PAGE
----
Sir Michael Marmot and Ryan Meili, family physician at the West Side Community Clinic in Saskatoon discuss the Social Determinants of Health and the evidence that the SDOH are getting more widely known among the population.
We want affordable housing, we want good neighbourhoods, we want good schools, where our kids can go and flourish... and all those things are practical to health...
IntroductionThe social determinants of health approach has been applied to many populations but, strangely, not often to men’s health. Two exceptions are Professor John J. Macdonald's Australian National Male Health Policyand his 2006 article in the Australian Medical Journal Shifting paradigms: a social-determinants approach to solving problems in men’s health policy and practice The social determinants of health approach helps us towards a more evidence-based and compassionate approach to men’s health.
There's a debate and criticism around the term "Social Determinants of Health". To some the term feels incomplete, and it should be socioeconomic, socio-political etc. Sir Michael states that understanding the meaning of this term is what is crucial. What people worry about in their lives will affect and influence their health, factors like: housing, security, jobs, neighbourhoods etc.
Sir Michael feels that the role of physicians is not only to cure the sick, but to find out the underlying causes for illness and address the conditions that made them sick. Prevention of illness must be the focus to making people, communities and populations well, namely addressing the social determinants of illness. Doctors can incorporate this concept in their day-to-day practice if they are provided with tools to address them, such as getting appropriate training and support from partners in the community, or find out what's available to assist patients with their social circumstances. Simply handing out medication is not enough, but there's a need to deal with the real problem.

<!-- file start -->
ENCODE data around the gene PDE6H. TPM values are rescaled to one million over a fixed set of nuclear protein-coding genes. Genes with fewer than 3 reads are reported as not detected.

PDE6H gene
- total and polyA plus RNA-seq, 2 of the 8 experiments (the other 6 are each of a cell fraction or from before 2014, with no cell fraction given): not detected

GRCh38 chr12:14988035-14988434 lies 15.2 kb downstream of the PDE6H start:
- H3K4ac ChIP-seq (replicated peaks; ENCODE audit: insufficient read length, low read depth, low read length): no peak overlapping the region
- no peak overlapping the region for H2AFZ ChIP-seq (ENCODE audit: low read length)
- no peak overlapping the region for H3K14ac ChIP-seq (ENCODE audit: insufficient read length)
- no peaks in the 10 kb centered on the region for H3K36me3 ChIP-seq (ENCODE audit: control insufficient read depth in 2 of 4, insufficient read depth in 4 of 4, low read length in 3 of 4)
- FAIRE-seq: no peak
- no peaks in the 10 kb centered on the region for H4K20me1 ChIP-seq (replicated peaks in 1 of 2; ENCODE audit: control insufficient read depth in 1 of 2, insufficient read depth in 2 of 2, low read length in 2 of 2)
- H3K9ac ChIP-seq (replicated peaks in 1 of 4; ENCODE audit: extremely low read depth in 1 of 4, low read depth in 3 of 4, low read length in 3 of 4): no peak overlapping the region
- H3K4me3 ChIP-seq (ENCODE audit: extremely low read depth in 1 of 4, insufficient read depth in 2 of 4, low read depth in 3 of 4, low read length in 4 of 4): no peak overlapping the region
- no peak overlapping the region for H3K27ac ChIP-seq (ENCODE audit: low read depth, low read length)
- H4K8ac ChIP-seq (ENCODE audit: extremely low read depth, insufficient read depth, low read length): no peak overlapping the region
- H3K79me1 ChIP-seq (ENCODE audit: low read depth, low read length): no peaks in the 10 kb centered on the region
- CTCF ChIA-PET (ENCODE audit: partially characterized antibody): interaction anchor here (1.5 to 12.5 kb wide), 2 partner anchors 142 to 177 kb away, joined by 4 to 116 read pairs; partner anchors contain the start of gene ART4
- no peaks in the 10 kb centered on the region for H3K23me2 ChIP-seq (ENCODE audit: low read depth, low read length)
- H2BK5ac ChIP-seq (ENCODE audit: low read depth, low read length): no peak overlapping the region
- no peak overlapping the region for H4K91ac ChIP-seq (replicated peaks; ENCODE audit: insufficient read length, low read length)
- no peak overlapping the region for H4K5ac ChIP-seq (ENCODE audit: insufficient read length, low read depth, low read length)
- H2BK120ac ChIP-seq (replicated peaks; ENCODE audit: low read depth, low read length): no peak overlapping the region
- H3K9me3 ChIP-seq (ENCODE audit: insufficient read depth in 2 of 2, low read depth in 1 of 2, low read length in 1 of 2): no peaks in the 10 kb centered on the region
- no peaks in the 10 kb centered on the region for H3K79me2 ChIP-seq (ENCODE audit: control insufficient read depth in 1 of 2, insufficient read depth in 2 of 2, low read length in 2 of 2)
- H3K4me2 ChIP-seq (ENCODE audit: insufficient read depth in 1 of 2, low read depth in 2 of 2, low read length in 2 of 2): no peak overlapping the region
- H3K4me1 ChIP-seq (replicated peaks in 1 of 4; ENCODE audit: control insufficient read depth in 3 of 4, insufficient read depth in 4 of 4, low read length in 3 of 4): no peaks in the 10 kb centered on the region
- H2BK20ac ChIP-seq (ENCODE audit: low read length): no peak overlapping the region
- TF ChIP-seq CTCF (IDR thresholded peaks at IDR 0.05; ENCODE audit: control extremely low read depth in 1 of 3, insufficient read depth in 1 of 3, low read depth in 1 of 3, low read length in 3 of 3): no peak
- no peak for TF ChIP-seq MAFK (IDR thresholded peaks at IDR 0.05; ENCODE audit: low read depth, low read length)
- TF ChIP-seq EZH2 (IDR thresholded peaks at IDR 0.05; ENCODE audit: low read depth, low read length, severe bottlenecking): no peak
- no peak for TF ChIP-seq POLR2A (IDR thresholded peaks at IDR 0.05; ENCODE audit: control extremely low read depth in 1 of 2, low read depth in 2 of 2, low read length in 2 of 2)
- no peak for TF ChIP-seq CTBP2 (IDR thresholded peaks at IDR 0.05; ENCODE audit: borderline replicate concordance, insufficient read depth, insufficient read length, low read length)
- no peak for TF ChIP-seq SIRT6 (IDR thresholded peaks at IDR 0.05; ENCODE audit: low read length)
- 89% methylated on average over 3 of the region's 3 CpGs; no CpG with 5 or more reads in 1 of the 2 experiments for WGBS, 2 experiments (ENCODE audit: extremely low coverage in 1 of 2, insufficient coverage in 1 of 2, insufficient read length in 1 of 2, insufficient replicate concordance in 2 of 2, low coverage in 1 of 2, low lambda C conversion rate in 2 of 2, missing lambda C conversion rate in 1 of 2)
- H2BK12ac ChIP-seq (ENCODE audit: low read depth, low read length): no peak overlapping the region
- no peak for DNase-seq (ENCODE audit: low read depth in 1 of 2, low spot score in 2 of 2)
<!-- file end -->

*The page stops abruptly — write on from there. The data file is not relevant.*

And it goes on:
In order to get to the causes of the causes Sir Michael is looking at the conditions in which people are born, grow, live, work and age and sees the impact it has on people's health and the evidence for that. Not caring about people's living conditions and turning a blind eye is unacceptable.
The social determinants of health needs to be a political issue that parties should address, and engaging the public in issues that are important to them like affordable housing, good neighbourhoods and good schools for our children are all beneficial to health and part of the social determinants of health. The public, in turn, need to engage the politicians.
Sir Michael uses stories to communicate and engage with the public. He spends a lot of time looking at evidence and statistical data, and adding a story about triumph over adversity -things getting better - have a big impact because they are inspiring, and the evidence shows that you are making a difference.
He has written a new book called The Health Gap The Challenge of an Unequal World available in Australia in October 2015.
About Sir Michael Marmot
Sir Michael Gideon Marmot, FBA, FMedSci, FRCP is Professor of Epidemiology and Public Health at University College London, and has for the past 30 years led a research group on health inequalities.
He is engaged in research on the social determinants of health and leads the English Longitudinal Study of Ageing (ELSA). He is also the Chair of the Department of Health Scientific Reference Group making efforts to deal with health inequalities, and Chair of the commission on Social Determinants of Health, as well as Vice President of the Academia Europaea.
Sir Michael was knighted in 2000 by Her Majesty the Queen for services to Epiemiology and understanding health inequalities. Sir Michael has also won awards in Epidemiology and Health Services Research, and is an honorary fellow of the British Academy. (WHO)
- Making social determinants of health matter: An interview with Sir Michael Marmot
An interview with Sir Michael Marmot on the Social Determinants of Health.
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